Family Safety on the Slopes

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At this time of year the leaves are just about gone, daylight savings time is upon us, the mountains in the distance become snow- (or frost-) covered – and those of us who love winter sports start to dig out our gear. But, while we are thinking about how much fun we are going to have, there are some safety items that we should be thinking about, too.

Gear check

Check out your gear & make sure it is in reasonable condition. Are your skis delaminating? Is your helmet dinged up a lot? Looking for new gear now rather than the day that you are headed out is certainly less stressful – and probably more helpful, too.

Helmet check

Speaking of helmets, make sure that your children (and you) have a properly-sized helmet. One perched on the top of your head will not help in a fall. And as a bonus – helmets definitely help to keep you warmer.  To get tips on how to choose the right helmet, read “Choosing a Helmet for your Kids.”

(You can also enter to win a youth helmet from anon – see directions at the end of the post.)

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Prepare for the weather

While going out in less than ideal conditions is necessary if you plan to get out for more than a few days each year – being prepared for these days is critical. If it is going to precipitate make sure you have something that will wick away the wetness. And layer. Layers trap heat between them – keeping you even warmer; and you can always take a layer off if you heat up later. Remember, cotton is not the best choice in winter wear, as it soaks up moisture which can make you much colder and may ultimately lead to frostbite. There are many other synthetic (or wool) base layers to choose from. Read this synthetic layer review” ”Kombi Base Layer – Not Your Old Long Johns.”

Assess your child’s abilities

Once you are out on the slopes, make sure you take a fair assessment of your own (and your children’s) abilities. Don’t head down a trail that you don’t think you can complete. And don’t always follow your children once they are a bit older – they may be better than you (and that is OK). Also, try to instill cautiousness in your kids when they are younger, so that they do not get in over their heads with their friends on a difficult trail.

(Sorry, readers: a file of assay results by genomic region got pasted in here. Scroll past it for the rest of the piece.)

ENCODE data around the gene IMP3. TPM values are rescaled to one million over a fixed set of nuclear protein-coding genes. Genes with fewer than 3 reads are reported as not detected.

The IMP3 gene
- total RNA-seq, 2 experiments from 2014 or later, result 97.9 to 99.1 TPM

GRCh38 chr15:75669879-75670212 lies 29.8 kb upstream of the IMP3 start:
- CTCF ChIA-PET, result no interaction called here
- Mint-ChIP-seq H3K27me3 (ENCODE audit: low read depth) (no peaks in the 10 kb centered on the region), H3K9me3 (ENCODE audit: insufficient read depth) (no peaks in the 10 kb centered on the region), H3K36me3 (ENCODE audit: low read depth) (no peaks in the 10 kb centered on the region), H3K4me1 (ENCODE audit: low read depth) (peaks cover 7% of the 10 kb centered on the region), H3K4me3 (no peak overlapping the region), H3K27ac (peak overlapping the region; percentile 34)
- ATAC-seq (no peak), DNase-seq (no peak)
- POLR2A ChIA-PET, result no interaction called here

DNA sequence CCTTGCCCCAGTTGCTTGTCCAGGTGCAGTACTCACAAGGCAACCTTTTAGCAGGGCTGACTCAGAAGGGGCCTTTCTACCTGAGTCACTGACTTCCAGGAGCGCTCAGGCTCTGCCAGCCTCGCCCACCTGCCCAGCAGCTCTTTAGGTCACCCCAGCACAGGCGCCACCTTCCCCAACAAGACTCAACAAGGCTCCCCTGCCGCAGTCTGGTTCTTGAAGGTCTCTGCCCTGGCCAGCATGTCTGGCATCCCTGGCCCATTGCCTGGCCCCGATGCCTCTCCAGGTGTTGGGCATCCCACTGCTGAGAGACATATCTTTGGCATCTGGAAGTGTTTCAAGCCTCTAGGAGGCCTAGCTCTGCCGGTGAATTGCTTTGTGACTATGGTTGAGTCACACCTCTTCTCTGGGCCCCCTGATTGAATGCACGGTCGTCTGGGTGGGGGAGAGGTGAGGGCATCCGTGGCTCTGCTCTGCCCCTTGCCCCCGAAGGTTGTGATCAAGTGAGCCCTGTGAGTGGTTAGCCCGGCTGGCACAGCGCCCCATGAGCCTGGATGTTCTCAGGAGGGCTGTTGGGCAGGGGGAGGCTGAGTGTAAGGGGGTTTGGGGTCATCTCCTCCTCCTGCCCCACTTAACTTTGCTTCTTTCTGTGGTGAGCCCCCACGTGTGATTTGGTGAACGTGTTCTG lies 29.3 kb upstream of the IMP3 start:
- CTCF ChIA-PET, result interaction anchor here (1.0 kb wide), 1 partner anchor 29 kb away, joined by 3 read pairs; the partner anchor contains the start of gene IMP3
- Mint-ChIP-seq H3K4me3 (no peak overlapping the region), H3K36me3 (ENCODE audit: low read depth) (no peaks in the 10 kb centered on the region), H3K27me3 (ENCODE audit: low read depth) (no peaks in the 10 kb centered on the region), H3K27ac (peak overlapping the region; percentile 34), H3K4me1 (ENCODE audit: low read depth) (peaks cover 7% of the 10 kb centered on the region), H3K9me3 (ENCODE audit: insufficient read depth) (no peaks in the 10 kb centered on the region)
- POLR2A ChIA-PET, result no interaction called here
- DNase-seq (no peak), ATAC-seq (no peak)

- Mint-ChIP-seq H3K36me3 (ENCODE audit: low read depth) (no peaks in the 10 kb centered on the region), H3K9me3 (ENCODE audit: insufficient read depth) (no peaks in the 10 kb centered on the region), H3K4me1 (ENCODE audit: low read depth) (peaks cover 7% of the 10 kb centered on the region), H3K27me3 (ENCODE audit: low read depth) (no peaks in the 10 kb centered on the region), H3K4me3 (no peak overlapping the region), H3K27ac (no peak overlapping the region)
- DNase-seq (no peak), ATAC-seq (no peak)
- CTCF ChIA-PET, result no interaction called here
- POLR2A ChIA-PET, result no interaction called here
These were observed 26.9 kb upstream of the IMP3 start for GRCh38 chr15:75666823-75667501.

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Know when to call it a day

Another thing to think about when you are out enjoying the slopes is in how tired you are getting. As a ski patroller (and a physical therapist), I have had more than a few folks tell me that they were on their last run when they were injured. Getting into lunch early will give you just as short of a line as waiting until the lunch crowd has passed, and it’s never too early for après!

As a fellow winter lover, I encourage you to get out there and have fun. If you remember these safety tips, you can keep up with these activities for a lifetime.

phy001376Guest Blogger, Traci Glanz, PT, is a physical therapist at The University of Vermont Medical Center’s Orthopedics & Rehabilitation Center. She spends her weekends on Ski Patrol at Smuggler’s Notch, where she has been a patroller for 13 years. Her favorite ski memory from last year was watching her five-year-old son teach her three-year-old daughter how to ski through Billy Bob’s Bear Den.

Enter to Win a Youth Helmet from anon!

Share a safety tip of your own in the comments section of the this post and be entered to win a youth helmet from anon! A random winner will be chosen Tuesday, November 17, 2015 and will be posted to the All Mountain Mamas Facebook page.

18 Responses to “Family Safety on the Slopes”

  1. Ski or snowboarding safety tip.

    Put a neon colored piece of duct tape on the back of your child helmet. Easy to pick your kid out on the slopes. Too many skiers and riders wearing blue, black, etc.

    Dave

  2. Dress your kids in one more layer than you would wear in the same weather. Have fun this winter!

  3. Having the helmet is the first step but wearing it is the most important step! In my neighborhood i am constantly encouraging kids to wear their helmets while riding their bike! Thankfully some took my advice : )

  4. Remembering to drink water throughout the day to stay hydrated.

  5. Set a lifelong example for your kids and always wear a helmet. If the ski’s are on, then the helmet goes on. It’s a good practice for sledding too!

  6. I like to go over chairlift rules again before our first trip to the mountain. No matter how many times they’ve ridden the lifts, I’ve learned never to assume they remember good chairlift safety at the beginning of a new season!

  7. always make sure scarves are tucked in – or just wear neckwarmers so as not to get caught on the lift.

  8. Leave the slopes before the tired grumbling sets in. It makes for a much happier ride home and no one gets hurt through being too tired to keep up.

  9. Stay warm and well hydrated.. Safety first!

  10. Check your kids skin on a regular basis. Fingers and nose especially. Take a hot chocolate break and let them warm up. Especially when it’s super cold. That’s not the time to force them to do more runs than they can really handle.

  11. Don’t forget sunscreen! Make sure they are wearing their goggles at all times to protect their eyes.

  12. My tip… bring Grandpa skiing with you. The more adults the better!

  13. Dress in layers to stay warm!!!

  14. Insist kids wear neoprene face masks on really cold days. Breathable but warm!

  15. Always wear a helmet and make sure it fits properly. Putting anything more than a helmet liner under it defeats the purpose of the helmet.

  16. Dress them in bright-colored ski clothes and helmets so they can be clearly seen by other skiers/boarders.

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